Jorge Posada confirms he won’t be back with Yankees

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This will come as no surprise to anyone with a basic knowledge of the Yankees’ roster. But, alas…

According to the AP, via NBCSports.com, free agent Jorge Posada said Wednesday before an annual dinner for his charitable foundation that he will not be back with the Yankees for the 2012 season.

Posada also told reporters that he hasn’t completely ruled out retirement, though he has already drawn free agent interest from “five to six” MLB teams.

“I feel I’m undecided,” said Posada. “I don’t know if I want to play. I don’t know if I want to stay home. I’m having fun with the kids and with the family, but I don’t know what I want to do. I don’t want to make the mistake of telling you that I’m not going to play or telling you that I’m going to play when I don’t know what I want to do. … I will always be a Yankee.”

Posada batted just .235/.315/.398 in 387 plate appearances this season. He is no longer a capable catcher and probably shouldn’t be signed as anything more than a part-time designated hitter. But the 40-year-old could probably find an incentives-based major league contract if he truly wants to continue his career.

The Yanks will turn DH duties over to a combination of Jesus Montero, Alex Rodriguez and Derek Jeter.

Justin Turner is a postseason monster

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A not-insignificant amount of the Dodgers’ success in recent years has to do with the emergence of Justin Turner. In his first five seasons with the Orioles and Mets, he was a forgettable infielder who had versatility, but no power. The Mets non-tendered him after the 2013 season, a move they now really regret.

In four regular seasons since, as a Dodger, Turner has hit an aggregate .303/.378/.502. His 162-game averages over those four seasons: 23 home runs, 36 doubles, 83 RBI, 80 runs scored. And he’s also a pretty good third baseman, it turns out. The Dodgers have averaged 95 wins per season over the past four years.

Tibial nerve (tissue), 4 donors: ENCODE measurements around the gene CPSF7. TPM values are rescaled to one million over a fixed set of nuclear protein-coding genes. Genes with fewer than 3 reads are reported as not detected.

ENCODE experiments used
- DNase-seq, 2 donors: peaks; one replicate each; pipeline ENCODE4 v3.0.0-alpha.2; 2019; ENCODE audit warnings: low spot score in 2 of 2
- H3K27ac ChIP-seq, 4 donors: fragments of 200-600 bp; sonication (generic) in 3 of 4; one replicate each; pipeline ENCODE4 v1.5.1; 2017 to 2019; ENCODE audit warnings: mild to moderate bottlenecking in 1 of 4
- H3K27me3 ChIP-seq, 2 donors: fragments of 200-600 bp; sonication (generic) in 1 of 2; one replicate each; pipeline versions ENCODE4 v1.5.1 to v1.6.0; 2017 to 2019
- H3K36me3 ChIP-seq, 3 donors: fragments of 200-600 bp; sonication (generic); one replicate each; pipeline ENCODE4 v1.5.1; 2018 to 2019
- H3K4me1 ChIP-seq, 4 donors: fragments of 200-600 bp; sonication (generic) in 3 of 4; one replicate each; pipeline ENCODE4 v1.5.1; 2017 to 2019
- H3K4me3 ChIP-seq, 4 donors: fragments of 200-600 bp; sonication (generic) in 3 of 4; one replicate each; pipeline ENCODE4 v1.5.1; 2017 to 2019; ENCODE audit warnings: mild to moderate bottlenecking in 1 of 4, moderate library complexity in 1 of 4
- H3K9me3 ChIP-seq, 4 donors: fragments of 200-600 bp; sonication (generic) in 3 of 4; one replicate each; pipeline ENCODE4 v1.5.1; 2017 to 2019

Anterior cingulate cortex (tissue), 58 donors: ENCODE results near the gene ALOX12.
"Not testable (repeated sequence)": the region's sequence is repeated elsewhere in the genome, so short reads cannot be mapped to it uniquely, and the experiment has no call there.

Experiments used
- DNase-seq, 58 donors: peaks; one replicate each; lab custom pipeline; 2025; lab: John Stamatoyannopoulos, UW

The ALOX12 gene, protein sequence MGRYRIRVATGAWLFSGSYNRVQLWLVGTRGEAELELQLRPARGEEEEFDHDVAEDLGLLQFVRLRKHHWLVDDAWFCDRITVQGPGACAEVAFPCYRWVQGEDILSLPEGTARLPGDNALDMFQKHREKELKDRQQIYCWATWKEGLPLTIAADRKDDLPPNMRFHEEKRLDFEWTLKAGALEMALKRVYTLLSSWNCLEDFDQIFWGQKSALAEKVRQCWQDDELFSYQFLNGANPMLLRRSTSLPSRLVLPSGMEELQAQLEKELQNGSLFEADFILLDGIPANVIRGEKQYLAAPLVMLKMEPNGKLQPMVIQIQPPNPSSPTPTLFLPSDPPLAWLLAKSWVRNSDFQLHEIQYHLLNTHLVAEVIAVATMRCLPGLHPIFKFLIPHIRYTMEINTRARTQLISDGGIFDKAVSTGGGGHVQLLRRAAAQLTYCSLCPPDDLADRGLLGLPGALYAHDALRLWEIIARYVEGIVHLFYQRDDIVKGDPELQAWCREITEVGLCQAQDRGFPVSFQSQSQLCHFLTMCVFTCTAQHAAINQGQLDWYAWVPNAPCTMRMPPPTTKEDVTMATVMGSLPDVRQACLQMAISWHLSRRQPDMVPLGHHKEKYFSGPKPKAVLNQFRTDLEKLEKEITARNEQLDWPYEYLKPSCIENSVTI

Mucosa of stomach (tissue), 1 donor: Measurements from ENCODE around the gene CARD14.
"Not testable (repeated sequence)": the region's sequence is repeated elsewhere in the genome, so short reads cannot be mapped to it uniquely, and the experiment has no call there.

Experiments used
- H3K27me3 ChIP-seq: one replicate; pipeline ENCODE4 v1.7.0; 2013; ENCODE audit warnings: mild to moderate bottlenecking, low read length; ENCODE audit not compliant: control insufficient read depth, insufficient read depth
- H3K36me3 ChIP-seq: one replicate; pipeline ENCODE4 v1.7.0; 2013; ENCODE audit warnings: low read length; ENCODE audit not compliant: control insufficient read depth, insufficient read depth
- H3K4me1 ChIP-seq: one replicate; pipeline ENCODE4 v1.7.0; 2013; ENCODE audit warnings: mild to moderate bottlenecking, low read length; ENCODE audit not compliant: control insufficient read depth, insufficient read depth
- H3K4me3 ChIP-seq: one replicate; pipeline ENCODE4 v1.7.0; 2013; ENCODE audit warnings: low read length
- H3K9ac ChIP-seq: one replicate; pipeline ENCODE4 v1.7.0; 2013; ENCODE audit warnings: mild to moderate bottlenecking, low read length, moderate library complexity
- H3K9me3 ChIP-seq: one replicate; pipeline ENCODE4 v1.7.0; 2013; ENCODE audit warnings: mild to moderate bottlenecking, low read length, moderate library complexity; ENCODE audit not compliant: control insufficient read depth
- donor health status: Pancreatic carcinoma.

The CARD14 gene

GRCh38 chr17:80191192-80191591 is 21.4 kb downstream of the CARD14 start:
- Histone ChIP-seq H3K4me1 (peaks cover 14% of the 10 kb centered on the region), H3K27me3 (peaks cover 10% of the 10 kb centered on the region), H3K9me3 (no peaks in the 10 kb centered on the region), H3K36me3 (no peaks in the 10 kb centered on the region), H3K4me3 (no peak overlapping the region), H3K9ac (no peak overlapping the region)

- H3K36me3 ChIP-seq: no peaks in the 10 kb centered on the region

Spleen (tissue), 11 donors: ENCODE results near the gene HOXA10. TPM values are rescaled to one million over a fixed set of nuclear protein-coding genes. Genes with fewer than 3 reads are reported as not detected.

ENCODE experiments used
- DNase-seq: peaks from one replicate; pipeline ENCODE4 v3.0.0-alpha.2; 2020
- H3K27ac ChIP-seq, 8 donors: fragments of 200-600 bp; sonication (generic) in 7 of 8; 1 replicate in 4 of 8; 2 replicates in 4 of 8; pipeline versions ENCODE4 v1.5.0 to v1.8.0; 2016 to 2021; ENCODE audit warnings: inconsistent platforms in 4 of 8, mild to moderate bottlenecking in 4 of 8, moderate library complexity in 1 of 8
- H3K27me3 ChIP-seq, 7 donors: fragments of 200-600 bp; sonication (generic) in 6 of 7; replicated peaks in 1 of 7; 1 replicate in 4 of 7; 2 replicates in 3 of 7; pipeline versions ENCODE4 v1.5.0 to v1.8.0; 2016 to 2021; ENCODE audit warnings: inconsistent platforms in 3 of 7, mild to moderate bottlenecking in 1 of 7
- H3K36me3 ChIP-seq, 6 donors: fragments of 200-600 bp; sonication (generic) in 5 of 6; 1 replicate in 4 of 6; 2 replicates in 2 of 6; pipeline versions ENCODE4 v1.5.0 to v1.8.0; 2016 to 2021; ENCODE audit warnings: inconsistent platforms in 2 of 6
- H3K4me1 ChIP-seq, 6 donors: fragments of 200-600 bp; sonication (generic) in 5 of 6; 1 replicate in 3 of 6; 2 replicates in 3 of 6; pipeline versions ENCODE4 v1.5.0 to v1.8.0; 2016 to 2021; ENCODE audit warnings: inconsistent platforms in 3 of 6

Turner, 32, has gotten better and better with each passing year. This year, he drew more walks (59) than strikeouts (56), a club only five other players (min. 300 PA) belonged to, and he trailed only Joey Votto (1.61) in BB/K ratio (1.05). He zoomed past his previous career-high in OPS, finishing at .945. His .415 on-base percentage was fourth-best in baseball. His batting average was fifth-best and only nine points behind NL batting champion Charlie Blackmon.

It doesn’t seem possible, but Turner has been even better in the postseason. He exemplified that with his walk-off home run to win Game 2 of the NLCS against the Cubs. Overall, entering Wednesday night’s action, he was batting .363/.474/.613 in 97 postseason plate appearances. In Game 4, he went 2-for-2 with two walks, a single, and a solo home run. That increases his postseason slash line to .378/.495/.659, now across 101 plate appearances. That’s a 1.154 OPS. The career-high regular season OPS for future first-ballot Hall of Famer Albert Pujols was 1.114 in 2008, when he won his third career MVP Award. Statistically, in the postseason, Turner hits slightly better than Pujols did in the prime of his career. Of course, we should adjust for leagues and parks and all that, but to even be in that neighborhood is incredible.

In the age of stats, the concept of “clutch” has rightfully eroded. We don’t really allow players to ascend to godlike levels anymore like the way we did Derek Jeter, for instance. (Jeter’s career OPS in the playoffs, by the way, was a comparatively pitiful .838.) Turner isn’t clutch; he’s just a damn good hitter whose careful approach at the plate has allowed him to shine in the postseason and the Dodgers can’t imagine life without him.